PERSONA — Blockchain scope is to empower

Each day, millions of individuals share personal data with various parties, starting from using cloud providers or smartphones with the localization option active and going forward to the relation each has with their respective service providers.

Each individual is the de facto owner of their data. Therefore, in order to have access to a service or device, they need to explicitly agree to share it. The party entrusted with this kind of data is supposed to take all the necessary actions in order to protect it. In the past year there have been numerous issues when large corporations collecting data about individuals, failed to handle them correctly. Often, this data ended up in the hands of hackers. For example, in 2017, Equifax, a large consumer credit reporting agency in the US was hacked, and over 143 million social security
numbers were compromised.

In the European Union, data protection is taken very seriously and there are regulations in place that are enforcing data protection policies over personal data. The scope of these regulations is to keep the individual in the driver’s seat, to offer the means so the individuals can decide what he/she is sharing with whom and what is the reason for granting access to those private details.

Persona represents the solution for identity management, aligned with the latest data protection regulations. Its scope is to empower the individual and grant them the control over their personal data as well as the means to secure access to their private details.

Persona is designed as a decentralized application with no single point of failure, keeping all records encrypted. The individuals have the control over the granularity of the details they want to share, with whom they are sharing it and for how long. With the launch of Bitcoin in late 2009, Satoshi Nakamoto offered a glimpse of the underlying technology that powers its decentralized network, the blockchain .

The main strong points which the blockchain technology offers are:
1. Replace the middleman: There is no need anymore of a trustful side, one that can be and is trusted by both sides involved in a transaction;
2. Decentralization: there is no single point of failure, while attacking the network is virtually impossible;
3. Immutability: a record written on the blockchain is there forever, unalterable;

Persona leverages the blockchain features, allowing a company to offer KYC services to third party as well as benefiting from each other’s services. The verification process has two levels: Community and Professional KYC.

Persona Use Cases and Industries

Persona blockchain scope is to empower individuals claim and own their personal details in relation with different 3rd parties. Once an individual has claim their identity they can require community verification. The higher the percentage of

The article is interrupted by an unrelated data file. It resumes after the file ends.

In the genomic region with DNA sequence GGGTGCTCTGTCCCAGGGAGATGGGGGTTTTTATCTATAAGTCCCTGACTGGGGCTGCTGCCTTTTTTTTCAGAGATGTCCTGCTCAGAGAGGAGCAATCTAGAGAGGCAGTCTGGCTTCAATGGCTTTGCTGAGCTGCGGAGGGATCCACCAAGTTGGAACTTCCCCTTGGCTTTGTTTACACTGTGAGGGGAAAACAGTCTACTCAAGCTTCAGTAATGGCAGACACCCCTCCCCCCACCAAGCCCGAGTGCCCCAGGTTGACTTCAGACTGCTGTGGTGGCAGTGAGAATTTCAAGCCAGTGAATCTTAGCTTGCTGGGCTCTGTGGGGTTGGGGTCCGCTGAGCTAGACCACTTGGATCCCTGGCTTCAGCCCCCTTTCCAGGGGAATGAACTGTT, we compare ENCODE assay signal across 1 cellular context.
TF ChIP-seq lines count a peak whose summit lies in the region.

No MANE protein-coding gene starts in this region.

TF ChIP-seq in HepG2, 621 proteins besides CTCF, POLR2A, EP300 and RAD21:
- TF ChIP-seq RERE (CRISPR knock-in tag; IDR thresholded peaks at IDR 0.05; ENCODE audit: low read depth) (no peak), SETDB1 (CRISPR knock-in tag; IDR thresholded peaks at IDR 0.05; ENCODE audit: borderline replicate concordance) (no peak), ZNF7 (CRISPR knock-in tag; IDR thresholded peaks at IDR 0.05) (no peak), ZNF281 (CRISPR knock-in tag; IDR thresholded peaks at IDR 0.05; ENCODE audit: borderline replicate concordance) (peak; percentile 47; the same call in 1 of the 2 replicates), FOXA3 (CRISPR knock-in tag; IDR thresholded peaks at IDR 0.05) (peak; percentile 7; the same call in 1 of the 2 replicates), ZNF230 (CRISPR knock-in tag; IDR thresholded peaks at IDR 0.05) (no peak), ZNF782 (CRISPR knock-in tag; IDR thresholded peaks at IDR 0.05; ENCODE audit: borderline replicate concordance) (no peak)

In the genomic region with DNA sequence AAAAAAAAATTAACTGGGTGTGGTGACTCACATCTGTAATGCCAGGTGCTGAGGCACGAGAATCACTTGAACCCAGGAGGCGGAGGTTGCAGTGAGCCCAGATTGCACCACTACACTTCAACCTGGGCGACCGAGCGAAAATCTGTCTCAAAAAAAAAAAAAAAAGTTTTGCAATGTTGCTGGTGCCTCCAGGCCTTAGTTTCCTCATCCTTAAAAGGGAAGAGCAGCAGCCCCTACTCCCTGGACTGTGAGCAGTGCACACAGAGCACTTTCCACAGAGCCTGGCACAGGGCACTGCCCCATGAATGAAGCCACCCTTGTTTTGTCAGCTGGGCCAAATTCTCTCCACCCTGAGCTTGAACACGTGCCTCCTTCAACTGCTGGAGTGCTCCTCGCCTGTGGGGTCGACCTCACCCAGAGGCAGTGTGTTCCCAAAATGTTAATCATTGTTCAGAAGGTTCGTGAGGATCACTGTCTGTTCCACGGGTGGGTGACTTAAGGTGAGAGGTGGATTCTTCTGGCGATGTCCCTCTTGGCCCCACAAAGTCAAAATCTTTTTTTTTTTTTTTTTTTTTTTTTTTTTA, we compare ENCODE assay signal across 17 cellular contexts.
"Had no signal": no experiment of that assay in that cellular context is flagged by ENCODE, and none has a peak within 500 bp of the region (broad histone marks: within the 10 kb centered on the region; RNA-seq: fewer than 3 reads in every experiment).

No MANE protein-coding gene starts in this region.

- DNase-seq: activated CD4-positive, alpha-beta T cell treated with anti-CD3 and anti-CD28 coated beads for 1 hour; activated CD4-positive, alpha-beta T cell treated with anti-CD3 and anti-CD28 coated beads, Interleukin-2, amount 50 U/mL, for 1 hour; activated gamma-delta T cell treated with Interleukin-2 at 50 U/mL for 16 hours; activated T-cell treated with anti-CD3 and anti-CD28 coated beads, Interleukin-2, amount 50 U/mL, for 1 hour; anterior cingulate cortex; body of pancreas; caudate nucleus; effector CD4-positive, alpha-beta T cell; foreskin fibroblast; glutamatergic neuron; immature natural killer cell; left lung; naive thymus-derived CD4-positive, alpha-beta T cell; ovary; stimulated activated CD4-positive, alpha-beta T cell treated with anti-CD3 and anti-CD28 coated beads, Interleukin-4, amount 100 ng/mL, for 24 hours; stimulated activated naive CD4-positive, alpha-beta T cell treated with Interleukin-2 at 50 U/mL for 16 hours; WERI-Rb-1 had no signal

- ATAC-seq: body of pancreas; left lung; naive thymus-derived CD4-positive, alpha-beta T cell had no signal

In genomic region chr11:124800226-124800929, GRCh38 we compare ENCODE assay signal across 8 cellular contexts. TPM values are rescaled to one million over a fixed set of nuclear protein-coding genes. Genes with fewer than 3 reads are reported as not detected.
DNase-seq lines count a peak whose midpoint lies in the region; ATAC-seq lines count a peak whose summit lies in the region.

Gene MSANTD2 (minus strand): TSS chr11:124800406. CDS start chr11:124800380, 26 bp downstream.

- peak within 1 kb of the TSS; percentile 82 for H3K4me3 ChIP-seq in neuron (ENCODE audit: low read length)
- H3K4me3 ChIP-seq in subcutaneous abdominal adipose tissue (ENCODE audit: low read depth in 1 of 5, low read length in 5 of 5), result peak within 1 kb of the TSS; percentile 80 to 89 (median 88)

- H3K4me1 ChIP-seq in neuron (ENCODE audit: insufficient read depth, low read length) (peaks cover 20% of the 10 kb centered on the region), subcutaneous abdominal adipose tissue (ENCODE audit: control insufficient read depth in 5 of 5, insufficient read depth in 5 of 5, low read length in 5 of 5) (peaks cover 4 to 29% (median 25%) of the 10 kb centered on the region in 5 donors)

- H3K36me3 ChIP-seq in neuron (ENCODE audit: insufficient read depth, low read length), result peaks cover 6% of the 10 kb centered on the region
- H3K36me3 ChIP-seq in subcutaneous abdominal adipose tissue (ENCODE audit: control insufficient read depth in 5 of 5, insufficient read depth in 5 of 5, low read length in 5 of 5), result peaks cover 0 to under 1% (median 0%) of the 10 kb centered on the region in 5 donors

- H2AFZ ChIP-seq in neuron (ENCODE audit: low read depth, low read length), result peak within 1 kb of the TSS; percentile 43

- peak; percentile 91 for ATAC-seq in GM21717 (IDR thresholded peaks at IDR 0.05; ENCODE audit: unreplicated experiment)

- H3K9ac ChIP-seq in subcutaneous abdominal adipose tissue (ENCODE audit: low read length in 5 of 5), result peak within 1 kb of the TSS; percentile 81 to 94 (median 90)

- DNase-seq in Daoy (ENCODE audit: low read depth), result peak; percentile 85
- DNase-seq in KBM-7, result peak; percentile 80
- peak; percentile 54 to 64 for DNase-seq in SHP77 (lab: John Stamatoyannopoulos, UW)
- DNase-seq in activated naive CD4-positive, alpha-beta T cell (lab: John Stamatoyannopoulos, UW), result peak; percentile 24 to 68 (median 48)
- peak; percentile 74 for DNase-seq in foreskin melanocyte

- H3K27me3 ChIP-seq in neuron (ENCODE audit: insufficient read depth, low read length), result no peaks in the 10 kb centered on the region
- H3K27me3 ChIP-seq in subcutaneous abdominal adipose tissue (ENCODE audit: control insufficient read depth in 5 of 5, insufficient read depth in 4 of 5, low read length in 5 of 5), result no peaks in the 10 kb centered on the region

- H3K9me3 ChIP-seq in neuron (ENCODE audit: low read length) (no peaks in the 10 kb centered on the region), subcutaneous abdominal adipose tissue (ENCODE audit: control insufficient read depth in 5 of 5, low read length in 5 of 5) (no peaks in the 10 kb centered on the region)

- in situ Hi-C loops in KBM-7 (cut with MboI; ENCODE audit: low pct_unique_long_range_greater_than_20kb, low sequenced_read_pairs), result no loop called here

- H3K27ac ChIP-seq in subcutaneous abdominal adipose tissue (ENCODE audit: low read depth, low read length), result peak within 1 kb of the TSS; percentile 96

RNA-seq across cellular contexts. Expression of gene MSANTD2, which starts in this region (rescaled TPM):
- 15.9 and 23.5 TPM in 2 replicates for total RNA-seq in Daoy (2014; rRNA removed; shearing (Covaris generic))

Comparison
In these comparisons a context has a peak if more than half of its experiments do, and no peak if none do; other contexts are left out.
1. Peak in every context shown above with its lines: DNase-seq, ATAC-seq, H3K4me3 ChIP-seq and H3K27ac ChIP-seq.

verification is, the higher the trust for that person is.

The GDPR Persona use case

The GDPR represents an European Regulation (), whose intent is 9 to strengthen, to unify and to act as an equalizer on data protection for all individuals at European level. It was voted and adopted in April 2016 with a 2-year transition period,
becoming enforceable starting the 25th May 2018.

The GDPR directive protects basic identity information (such as name, address and ID numbers), web data (such as location, IP address, cookie data and RFID tags), health and genetic records, biometric data, racial or ethnic data, political opinions and sexual orientation.

The regulatory pressure enforced by the GDPR empowers the individual as well as minimises the control held by data operators when it comes to using personal data. However, if companies act upon accordingly, their relation with their customers will strengthen.

The KYC Persona use case

The Know Your Customer (KYC) process represents the request of companies to verify and acknowledge one’s identity when developing business relations with

In addition, the companies are required to verify that the person with whom they willengage is who they declare they are. They can perform this action by requiring a set of documents, government or third party issued, such as ID, proof of residence, utility bills issued to the same address present on the ID and any document that can proof that a person is who they claim to be.

The Know Your Customer process can be very thorough when it comes, for example, to opening a bank account or can be lighter when signing for a new mobile carrier plan. Also, KYC comes with great costs. Only in 2014 the KYC/AML costs were 10 billion USD, not to mention the fines regulators world wide impose if a faulty KYC process is discovered.

As of today, the KYC represents a requirement for each entity, even if it is performed every time a person decides to acquire a specific service (usually KYC is required in transactions that imply revolving payments). This means that a person who decides to open a bank account and also to get a mobile plan with a mobile carrier, will need to provide the same set of personal details twice because their systems are not
communicating each other.;u=880033


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